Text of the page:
Extra IDE Disks?
There's two IDC headers for IDE connections on the motherboard. Looking closely at the board, you can see parallel traces running between the headers, so it's pretty safe to assume that they're on the same bus. From this you can then assume that the CD-ROM header is hard-wired as slave with the HDD header as master. Disregarding this assumption, I tried to plug two HDDs on the HDD port.
I had an 80-pin IDE cable on hand, but it turns out these are 'keyed' with one blocked pin. This doesn't fit the header on the motherboard. Instead I found another IDE cable. The second drive is 200gb and was seemingly busted... clicking badly! I found another HDD, this time 500gb.
The Apple booted up both times in this configuration, but never saw the second drive.
I've always been interested to know how 50-pin cables convert to 'Printer port' DB-25 pin plugs at the other end... turns out that this motherboard has a SCSI controller and a 50-pin IDC header that has an adapter to an external DB-25 port!
Ok, so ... every second pin is skipped? Half-duplex over full? Totally interesting! Fortunately, I had a cable to convert it back to 50-pin and tested out my dual-drive external bay. All worked flawlessly, even though the second disk was incompatible... will need to install PC Exchange or something else... I don't even know what's on the drive!
The 200mhz version supports up to 160mb. So that's two 64mb DIMMs and one 32mb. The recommended spec is Unbuffered 60ns Non-ECC 3.3 volt DIMMs. Even though it is mentioned here, here and here that ECC RAM can be used in non-ECC motherboards, this does not hold true for older Power Macs. G5 and higher were able to support ECC.
Both machines came with the same network card in them. It's a Communications Slot II profile card, with very little information on it. Most information on the 4400/7220 indicates that it either has a 'built-in' card or just comes with a standard 'Apple CS II Ethernet' card and the aptly named extension from the Mac OS CD will work.
After re-installing OS 8.6, I could see the driver in the extensions folder, but there was no network link light. The device showed up in System Profiler, but with very little information.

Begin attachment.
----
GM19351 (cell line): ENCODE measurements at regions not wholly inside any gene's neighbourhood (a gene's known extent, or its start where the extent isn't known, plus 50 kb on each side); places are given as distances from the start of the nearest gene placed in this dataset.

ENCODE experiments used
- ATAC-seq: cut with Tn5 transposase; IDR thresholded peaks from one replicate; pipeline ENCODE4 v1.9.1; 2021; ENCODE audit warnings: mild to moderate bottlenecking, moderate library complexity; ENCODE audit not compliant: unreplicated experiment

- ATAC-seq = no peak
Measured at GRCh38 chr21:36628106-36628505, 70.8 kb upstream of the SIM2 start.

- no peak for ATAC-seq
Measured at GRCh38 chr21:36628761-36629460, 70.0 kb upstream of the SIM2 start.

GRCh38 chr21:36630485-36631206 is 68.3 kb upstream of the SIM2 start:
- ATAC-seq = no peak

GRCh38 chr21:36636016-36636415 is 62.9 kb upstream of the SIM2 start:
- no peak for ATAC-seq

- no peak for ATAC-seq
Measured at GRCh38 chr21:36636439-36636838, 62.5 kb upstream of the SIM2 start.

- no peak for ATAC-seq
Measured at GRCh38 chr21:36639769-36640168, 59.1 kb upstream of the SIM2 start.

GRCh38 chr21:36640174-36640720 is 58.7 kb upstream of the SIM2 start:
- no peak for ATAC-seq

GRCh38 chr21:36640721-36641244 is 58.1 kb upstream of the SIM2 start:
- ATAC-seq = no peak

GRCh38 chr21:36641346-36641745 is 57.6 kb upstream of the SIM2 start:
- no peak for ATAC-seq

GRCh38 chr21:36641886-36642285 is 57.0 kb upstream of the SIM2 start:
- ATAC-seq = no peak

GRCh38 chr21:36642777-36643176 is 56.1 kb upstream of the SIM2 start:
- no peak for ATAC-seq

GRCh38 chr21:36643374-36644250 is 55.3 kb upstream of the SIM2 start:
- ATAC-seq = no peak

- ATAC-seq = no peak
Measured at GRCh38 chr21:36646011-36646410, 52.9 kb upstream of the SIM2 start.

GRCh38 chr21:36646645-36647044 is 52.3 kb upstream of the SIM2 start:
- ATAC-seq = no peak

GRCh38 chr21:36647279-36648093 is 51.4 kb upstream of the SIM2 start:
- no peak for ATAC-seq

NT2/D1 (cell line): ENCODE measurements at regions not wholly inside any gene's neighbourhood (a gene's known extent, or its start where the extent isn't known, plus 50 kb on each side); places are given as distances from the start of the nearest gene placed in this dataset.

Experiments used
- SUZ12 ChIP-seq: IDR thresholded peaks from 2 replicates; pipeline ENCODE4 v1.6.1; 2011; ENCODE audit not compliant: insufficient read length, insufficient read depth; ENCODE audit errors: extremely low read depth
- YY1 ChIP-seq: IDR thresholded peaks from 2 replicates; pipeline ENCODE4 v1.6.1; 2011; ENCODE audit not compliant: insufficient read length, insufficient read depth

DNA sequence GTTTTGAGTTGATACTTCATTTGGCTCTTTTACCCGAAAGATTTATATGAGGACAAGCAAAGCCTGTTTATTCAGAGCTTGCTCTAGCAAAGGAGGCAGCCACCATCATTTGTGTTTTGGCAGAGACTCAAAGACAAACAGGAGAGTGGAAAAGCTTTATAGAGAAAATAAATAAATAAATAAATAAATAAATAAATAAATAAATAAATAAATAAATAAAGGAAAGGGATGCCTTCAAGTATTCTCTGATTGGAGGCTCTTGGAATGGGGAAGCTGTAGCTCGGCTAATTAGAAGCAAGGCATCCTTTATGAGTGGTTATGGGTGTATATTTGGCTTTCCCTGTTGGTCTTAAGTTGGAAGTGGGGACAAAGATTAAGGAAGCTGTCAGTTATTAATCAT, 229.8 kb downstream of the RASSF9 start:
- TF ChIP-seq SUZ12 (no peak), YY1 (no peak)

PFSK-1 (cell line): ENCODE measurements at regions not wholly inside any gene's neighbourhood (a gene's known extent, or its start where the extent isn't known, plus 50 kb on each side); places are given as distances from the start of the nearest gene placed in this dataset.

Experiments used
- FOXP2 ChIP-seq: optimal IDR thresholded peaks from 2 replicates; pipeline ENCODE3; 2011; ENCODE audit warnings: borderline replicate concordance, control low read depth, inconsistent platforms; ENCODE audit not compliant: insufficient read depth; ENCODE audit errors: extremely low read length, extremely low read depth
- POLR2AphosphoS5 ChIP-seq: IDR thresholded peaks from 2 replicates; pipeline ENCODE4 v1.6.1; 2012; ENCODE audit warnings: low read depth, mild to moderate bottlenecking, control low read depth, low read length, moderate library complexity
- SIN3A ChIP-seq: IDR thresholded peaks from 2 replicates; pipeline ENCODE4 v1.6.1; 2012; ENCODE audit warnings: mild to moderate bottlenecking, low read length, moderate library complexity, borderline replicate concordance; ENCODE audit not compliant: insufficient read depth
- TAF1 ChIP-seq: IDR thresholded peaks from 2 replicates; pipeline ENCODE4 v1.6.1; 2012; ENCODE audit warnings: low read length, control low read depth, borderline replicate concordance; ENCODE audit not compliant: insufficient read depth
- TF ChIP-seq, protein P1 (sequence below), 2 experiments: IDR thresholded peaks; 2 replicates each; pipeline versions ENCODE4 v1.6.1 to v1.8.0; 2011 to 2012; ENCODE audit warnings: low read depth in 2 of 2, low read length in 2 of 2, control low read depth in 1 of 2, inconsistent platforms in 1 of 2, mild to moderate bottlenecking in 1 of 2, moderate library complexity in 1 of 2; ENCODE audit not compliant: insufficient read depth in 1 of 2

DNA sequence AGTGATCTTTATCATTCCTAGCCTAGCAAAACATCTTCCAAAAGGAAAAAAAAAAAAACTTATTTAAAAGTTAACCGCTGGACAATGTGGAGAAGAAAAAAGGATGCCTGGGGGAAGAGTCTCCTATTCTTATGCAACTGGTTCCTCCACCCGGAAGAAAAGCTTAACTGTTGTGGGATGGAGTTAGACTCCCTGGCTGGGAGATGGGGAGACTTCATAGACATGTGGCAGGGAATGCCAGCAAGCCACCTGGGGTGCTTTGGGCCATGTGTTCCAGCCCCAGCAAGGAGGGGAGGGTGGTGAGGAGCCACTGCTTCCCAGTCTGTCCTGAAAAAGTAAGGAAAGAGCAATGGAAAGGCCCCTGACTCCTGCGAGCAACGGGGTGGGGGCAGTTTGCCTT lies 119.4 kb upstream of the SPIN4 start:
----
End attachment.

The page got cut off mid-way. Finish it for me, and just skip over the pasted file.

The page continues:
I then tried OS 9.1. It is the last out-of-the-box compatible version with my machine. During both installs, I couldn't boot from the CD, so I performed a clean install over the top of 8.6. Neither made the ethernet work.
The card has "BD-064 REV a." written on the top. "GSEP-M01" and "94V-0" on the back. Also "805-1614-A" on the face-plate. Googling for everything but the first item came up with zero results.
Finally, I found this post (6 months old!) from someone in the same predicament. The post author indicates that there's more information near the ethernet port. It sure as heck isn't on the board...
Oh what? It's on the face-place.. under the removable face-plate? Nice work. Actually, now that I think of it... the removable 'face plate' is only used for this type of PC-style case. In a usual Performa (or other Power PC), this piece of metal, which obscures the relevant information required, would not be obscuring the relevant information required!
The author of the post above reported the same model number, so I used the drivers he specified. I tried to use a floppy to copy over Sonic Systems EtherLAN 7.8 Drivers. This didn't work on either the first, second or third attempt. I kept getting serious disk errors on the Macintosh side, so I think the floppy drive is gone. I therefore resorted to wasting a CD-R and copied the driver, plus some other bits and pieces, over.